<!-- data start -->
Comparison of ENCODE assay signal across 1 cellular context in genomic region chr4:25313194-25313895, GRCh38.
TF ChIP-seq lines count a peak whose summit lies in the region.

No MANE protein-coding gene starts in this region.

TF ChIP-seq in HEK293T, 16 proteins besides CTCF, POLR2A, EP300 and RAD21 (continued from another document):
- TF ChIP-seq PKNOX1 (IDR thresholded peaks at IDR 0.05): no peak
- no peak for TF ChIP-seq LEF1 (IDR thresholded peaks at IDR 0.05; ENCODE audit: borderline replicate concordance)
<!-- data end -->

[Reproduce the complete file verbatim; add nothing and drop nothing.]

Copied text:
Comparison of ENCODE assay signal across 1 cellular context in genomic region chr4:25313194-25313895, GRCh38.
TF ChIP-seq lines count a peak whose summit lies in the region.

No MANE protein-coding gene starts in this region.

TF ChIP-seq in HEK293T, 16 proteins besides CTCF, POLR2A, EP300 and RAD21 (continued from another document):
- TF ChIP-seq PKNOX1 (IDR thresholded peaks at IDR 0.05): no peak
- no peak for TF ChIP-seq LEF1 (IDR thresholded peaks at IDR 0.05; ENCODE audit: borderline replicate concordance)